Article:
The Preboreal period sees the climate become significantly warmer in the Baltics. Birch and pine forests start to spread, and elk, bears, beavers, and various species of water birds migrate into the region from the south.

c.7100 - 5800 BC

The Boreal period sees the climate continue to warm and become drier. Pine forests decrease, allowing deciduous trees to gain a firmer foothold and become prevalent. The animal population thrives, with red deer, roe deer, and hares increasing considerably.

Boreal forest
The Boreal period of a little over a thousand years witnessed a post-glacial warming climate and the spread of deciduous trees at the expense of the pines shown here which retreated northwards

c.5800 - 2800 BC

The Atlantic period is characterised by a climate which is warmer than that of the present day. New species migrate into the Baltic region, including Baltic aurochs and wild boar, which inhabit forests of broad-leaved trees.

Water chestnuts grow in the many lakes, and the bountiful life draws hunter-gatherers into the area. The warmness fails towards the end of this period, causing the disappearance of aurochs, wild horses, and water chestnuts.

c.3000 BC

The Comb Ceramic culture reaches what will become the lands of the Prussias, plus what is now Latvia, Estonia and Finland as new peoples arrive from the east, almost certainly the Finno-Ugric tribes who form the later core of Finland and Estonia (Estonians, Finns, Livs, Karelians, Wots, Weps, and Ingrians).

The early Neolithic culture seems to form on the basis of the previous Mesolithic cultures, but uses a greater variety of bone, antler and stone implements, and employs boring, drilling, and abrading skills. The Mesolithic Nemunas culture of southern Lithuania is replaced by the Neolithic Nemunas culture.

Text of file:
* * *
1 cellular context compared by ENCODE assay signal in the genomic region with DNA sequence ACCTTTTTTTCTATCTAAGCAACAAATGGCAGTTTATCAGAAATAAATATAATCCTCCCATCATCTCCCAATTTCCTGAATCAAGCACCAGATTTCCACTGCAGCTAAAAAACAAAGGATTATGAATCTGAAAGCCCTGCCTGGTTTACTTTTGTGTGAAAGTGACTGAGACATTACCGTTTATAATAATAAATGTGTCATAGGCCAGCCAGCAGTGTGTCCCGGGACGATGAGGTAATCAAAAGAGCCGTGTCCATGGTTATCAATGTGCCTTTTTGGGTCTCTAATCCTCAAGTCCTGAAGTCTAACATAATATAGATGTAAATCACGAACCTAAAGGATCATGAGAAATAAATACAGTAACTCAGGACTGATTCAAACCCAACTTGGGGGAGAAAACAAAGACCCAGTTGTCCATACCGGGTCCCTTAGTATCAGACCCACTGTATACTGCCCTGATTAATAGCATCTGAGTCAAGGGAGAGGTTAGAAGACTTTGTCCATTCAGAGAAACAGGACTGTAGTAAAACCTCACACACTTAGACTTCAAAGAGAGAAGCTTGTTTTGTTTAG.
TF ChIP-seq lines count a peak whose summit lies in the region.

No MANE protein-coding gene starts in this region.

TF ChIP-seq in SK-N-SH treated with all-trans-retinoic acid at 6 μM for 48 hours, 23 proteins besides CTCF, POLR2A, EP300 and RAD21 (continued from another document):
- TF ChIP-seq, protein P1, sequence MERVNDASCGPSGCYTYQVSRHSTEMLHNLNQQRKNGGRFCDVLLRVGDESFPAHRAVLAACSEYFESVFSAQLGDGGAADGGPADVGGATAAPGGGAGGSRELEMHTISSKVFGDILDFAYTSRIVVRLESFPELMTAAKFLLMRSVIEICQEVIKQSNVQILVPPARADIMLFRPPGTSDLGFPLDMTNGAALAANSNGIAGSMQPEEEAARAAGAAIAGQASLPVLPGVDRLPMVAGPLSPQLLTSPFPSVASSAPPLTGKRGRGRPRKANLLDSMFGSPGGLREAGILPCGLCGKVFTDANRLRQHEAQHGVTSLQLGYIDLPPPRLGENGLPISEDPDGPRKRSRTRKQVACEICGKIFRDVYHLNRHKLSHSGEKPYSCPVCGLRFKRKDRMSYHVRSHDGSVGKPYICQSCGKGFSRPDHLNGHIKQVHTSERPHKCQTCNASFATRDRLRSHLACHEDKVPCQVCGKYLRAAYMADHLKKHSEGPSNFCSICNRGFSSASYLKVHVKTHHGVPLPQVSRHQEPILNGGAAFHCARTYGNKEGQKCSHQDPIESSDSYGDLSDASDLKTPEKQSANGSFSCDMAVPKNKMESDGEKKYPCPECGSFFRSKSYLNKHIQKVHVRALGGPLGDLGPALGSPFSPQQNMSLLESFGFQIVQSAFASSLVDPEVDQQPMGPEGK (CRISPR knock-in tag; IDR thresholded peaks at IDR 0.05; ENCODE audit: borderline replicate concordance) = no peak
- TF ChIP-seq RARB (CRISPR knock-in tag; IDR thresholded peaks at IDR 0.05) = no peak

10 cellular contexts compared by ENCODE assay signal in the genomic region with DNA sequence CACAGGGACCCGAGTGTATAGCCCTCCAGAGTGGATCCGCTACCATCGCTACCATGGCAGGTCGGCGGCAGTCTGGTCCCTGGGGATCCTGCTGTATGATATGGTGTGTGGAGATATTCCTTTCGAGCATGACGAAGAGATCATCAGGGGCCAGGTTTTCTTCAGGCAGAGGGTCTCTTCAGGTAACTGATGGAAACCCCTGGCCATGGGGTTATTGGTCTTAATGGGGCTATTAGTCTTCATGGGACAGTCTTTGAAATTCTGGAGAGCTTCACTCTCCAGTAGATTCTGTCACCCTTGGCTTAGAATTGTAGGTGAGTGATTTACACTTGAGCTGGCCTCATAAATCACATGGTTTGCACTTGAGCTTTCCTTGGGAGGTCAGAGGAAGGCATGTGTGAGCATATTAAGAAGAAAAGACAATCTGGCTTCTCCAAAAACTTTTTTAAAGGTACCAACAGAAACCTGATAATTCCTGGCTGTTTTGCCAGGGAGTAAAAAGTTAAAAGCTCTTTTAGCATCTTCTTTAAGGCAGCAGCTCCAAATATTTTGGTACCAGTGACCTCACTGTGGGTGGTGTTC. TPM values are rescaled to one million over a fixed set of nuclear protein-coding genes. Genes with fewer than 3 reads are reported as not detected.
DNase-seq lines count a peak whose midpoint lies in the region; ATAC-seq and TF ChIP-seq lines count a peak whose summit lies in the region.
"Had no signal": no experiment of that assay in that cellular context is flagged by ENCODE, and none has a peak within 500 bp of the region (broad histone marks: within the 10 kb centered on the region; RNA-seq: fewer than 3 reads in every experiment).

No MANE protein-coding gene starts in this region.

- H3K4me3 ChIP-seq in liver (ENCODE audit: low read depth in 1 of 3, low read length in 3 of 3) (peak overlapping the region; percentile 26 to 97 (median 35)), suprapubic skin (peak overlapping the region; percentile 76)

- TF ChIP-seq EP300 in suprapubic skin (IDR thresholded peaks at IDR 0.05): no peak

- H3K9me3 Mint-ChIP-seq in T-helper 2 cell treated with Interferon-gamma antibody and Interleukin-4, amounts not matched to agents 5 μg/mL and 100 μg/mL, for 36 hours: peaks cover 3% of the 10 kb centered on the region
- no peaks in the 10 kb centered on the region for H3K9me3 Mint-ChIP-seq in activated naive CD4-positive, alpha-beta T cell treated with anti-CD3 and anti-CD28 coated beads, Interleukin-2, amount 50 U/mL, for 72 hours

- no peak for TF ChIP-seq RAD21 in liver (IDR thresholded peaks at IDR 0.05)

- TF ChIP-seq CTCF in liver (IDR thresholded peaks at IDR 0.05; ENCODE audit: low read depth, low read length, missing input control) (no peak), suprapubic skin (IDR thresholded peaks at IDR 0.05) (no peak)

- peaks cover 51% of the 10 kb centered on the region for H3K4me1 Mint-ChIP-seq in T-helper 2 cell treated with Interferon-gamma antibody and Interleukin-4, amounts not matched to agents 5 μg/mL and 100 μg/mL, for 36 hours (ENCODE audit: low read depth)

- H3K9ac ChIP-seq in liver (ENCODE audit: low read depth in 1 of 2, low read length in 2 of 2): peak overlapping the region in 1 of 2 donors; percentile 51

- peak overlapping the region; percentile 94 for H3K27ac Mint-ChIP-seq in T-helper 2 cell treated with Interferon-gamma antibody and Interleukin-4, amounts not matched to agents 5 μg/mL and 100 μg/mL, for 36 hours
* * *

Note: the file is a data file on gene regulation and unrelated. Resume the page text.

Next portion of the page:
c.2500 BC

The Corded Ware culture (or Boat Axe culture) arrives in what is now southern Finland, along the coastal regions, as well as in Estonia, Latvia, Lithuania, Belarus, western Russia, Poland, northern Germany, Denmark, and southern Sweden.

Central Asia Indo-European map 3000 BC
By around 3000 BC the Indo-Europeans had begun their mass migration away from the Pontic-Caspian steppe, with the bulk of them heading westwards towards the heartland of Europe (click or tap on map to view full sized)

These new, probably early Indo-European, arrivals also have some domesticated animals and bring agriculture with them, although they continue to exist alongside universally-practised hunter-gather activities for some time.

Both of these groups - foragers and farmers - form the proto-Baltic ancestors of the later Latvians and Lithuanians. Later cultures appear during the Bronze Age which are almost or entirely specific to the territory which will later form Poland.


King list Lusatian Culture
(c.1300 - 500 BC)

The Late Bronze Age Lusatian culture incorporated elements of earlier cultures, and also served as a replacement for the eastern edges of Unetice culture.

King list Pomeranian Culture
(c.650 - 200 BC)

The Iron Age Pomeranian culture is often linked to the Nordic Bronze Age, which appeared late in Scandinavia in comparison to the continental Bronze Age.

King list Oxhöft & Przeworsk
(c.200 BC - AD 200)

The Oxhöft formed around the Oder and Vistula thanks to new arrivals, while the Przeworsk was a continuation of the Pomeranian culture to the north.

King list Willenberg Culture
(c.AD 50 - 200)

The Willenberg was intrusive into territory of the earlier twin cultures, and it quickly spread outwards from an initial base on the southern Baltic coast.

King list Vidivarii Culture
(c.AD 200 - 500)

Fragments of tribes which were nearer the Baltic coast tended to band together for strength and security, forming a Germanic culture of their own.

King list Western Polans
(5th Century AD - AD 962)

The Slavic Polans began ariving in the fifth century AD to form small tribal units and then a larger early state in ths region which became Poland.

Images and text copyright © all contributors mentioned on this page. An original king list page for the History Files.